Vary by location
A Steamrolled Burrito Gathers No Flavor
By Dan Fishman
A special to Eat Vancouver
Tuesday, September 20, 2005
no stars (of four stars)
I went to Steamrollers’ Robson St. location on a hot, sunny Vancouver evening after an afternoon of shopping. Steamrollers claims to cook all their food using steam, which supposedly “prevents shrinkage, locks in moisture and nutrients and tastes great!” I had heard good things about Steamrollers in the past, and I was on the mood for a burrito, so I suggested to the Oakman that we check it out. He agreed.
When we first went in, I was a little surprised at the prices, but hoped that that just meant that the food would be good quality. Oakman ordered Super Deluxe Beef Burrito, and I ordered a Deluxe Chicken Burrito. We both had a can of coke, and it cost about $9 each. We actually got our orders pretty quickly, but I was quite surprised that all we got was the burrito, with no nacho chips or anything… seems a bit weak for the price. My disappointment only grew when I approached the hot sauce “station,” and found only one choice, a plain plastic bottle with a “hot sauce” label. I was hoping for more selection.
We sat outside, which was acceptable, except that they have a garage door opening with a bar inside, and it is right next to the outdoor tables, so that shoes (or in the case, sandals) from the people sitting inside are right at table height, and fully visible. Not the most appetizing set-up, but those were the only tables available.
The disappointment I felt with the cost and the lack of side was quickly forgotten once I bit into the burrito (or Steamroller as the restaurant calls it). Unless Steamroller is Spanish for “bland, boring, and revolting,” I think they need to come up with a new nickname for their burrito. The whole wheat tortilla was rubbery and cold. The rice, garlic yogurt sauce, and salsa had virtually no taste whatsoever, and worst of all, the pinto beans were stone cold. The chicken itself was so unremarkable that I don’t even remember it. In order to try to increase the flavor, I tried adding hot sauce. The hot sauce wasn’t especially good; in fact, I would say it was “fair” at best, but it was an improvement, so I ended up slathering it on in an ultimately unsuccessful effort to stimulate my taste buds. Oakman was no more impressed. In fact, I believe his exact words were that eating a steamroller was like “licking sweaty balls, but without the flavor.”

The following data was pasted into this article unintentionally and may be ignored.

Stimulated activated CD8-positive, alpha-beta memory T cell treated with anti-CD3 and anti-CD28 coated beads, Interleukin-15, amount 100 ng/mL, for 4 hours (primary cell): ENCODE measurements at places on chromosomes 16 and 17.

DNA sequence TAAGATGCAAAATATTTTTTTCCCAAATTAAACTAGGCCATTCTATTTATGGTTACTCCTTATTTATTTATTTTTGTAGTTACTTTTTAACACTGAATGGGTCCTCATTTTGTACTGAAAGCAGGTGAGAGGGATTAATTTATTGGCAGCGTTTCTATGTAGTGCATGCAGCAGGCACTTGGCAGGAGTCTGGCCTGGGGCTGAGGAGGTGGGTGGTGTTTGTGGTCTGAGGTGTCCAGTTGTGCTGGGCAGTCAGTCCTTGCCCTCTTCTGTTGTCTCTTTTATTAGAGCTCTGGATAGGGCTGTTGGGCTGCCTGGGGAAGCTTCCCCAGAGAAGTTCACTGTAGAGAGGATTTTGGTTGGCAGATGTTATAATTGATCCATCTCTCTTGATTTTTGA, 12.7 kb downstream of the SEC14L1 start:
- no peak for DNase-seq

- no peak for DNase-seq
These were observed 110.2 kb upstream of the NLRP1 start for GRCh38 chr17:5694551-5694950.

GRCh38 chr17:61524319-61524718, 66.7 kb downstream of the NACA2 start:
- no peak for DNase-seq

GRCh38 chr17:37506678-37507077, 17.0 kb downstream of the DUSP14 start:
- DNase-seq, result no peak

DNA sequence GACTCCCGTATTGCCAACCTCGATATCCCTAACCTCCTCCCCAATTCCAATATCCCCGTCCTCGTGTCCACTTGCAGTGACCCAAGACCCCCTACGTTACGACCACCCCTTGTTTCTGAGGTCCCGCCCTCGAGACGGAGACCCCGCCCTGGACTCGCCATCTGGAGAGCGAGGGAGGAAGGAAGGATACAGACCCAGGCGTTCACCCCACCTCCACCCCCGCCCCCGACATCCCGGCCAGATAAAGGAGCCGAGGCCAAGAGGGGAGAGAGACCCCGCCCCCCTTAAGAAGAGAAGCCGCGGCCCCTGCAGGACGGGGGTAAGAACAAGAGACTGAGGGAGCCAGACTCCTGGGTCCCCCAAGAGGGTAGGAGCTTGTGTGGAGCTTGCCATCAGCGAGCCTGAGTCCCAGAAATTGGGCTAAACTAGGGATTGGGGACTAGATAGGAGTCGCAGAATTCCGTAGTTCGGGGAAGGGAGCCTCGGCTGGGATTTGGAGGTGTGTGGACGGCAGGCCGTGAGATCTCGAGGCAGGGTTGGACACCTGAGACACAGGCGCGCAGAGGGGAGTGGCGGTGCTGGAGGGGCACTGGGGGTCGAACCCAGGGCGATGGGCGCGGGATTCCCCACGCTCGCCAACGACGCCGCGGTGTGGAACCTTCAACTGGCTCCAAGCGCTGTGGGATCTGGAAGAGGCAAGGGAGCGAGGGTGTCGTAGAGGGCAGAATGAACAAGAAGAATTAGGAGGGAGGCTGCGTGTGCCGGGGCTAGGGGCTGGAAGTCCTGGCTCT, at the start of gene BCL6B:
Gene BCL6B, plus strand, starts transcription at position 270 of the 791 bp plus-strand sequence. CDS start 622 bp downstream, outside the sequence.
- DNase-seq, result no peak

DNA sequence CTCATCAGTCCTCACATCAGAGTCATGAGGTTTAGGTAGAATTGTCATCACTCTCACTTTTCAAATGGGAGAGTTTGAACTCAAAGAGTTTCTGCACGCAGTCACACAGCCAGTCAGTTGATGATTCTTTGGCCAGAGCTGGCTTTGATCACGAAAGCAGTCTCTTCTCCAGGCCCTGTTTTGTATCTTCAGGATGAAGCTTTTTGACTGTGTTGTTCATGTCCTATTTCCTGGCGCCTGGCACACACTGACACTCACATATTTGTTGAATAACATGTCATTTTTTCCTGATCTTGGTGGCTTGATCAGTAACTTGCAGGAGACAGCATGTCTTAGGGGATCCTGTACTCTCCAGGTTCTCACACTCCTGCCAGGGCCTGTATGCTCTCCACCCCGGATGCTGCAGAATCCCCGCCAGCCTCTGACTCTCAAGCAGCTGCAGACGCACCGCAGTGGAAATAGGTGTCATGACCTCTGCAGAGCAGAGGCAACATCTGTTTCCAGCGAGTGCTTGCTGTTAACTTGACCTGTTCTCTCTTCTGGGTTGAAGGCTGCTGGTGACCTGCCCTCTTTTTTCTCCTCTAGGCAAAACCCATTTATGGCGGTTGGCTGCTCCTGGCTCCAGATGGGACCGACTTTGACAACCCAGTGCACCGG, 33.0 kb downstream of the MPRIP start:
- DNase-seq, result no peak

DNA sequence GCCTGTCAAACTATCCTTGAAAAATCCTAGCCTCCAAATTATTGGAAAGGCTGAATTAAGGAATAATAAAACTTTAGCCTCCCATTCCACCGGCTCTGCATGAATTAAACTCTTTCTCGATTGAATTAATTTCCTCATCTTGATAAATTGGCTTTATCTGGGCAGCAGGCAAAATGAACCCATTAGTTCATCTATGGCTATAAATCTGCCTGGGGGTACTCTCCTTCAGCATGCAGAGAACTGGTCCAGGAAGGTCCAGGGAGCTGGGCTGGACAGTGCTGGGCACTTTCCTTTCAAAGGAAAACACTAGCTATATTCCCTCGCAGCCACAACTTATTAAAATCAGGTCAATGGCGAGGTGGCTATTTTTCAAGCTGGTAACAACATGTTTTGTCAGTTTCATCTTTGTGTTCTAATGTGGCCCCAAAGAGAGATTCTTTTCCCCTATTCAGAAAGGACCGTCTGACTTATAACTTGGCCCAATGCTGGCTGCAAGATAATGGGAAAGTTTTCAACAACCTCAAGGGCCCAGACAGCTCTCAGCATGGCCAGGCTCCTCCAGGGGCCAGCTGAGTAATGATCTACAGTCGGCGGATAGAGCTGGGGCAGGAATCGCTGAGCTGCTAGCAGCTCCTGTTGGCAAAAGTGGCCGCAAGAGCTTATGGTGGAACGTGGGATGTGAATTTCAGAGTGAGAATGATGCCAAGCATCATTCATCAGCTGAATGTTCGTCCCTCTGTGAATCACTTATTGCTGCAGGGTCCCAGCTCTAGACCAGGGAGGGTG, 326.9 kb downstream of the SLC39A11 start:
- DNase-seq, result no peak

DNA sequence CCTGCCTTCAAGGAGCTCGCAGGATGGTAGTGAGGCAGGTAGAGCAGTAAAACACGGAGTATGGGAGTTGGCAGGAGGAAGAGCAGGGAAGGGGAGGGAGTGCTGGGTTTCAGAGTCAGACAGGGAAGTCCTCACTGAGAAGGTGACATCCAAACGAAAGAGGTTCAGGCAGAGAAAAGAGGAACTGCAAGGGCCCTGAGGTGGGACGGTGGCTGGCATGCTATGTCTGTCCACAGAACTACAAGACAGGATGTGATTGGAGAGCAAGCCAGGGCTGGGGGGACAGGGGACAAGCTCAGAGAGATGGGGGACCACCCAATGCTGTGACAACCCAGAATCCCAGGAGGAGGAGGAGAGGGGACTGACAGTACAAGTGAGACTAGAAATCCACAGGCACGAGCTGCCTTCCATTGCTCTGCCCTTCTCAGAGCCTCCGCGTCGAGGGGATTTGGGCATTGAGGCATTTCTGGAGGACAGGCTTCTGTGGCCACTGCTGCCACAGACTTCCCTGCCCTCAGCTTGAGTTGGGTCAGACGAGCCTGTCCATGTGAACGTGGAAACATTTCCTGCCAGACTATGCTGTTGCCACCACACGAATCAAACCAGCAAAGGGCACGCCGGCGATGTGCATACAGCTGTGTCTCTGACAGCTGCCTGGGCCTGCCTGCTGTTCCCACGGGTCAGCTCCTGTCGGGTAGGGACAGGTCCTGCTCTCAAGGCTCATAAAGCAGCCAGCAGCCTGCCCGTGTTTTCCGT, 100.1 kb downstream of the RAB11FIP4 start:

All in all, the only thing that I enjoyed about Steamrollers was the can of coke, and even there, you would think they could at least get fountain soda. Before you eat at Steamrollers, I suggest asking yourself the following question: “Will you die of starvation unless you eat at Steamrollers?” If the answer is no, then I suggest you rethink your plan, and consider eating somewhere—anywhere—else.
Rating: 1,347 thumbs down.
Dan Fishman is a Master’s student at the University of British Columbia studying Psychology. The Oakman may or may not be a figment of his imagination.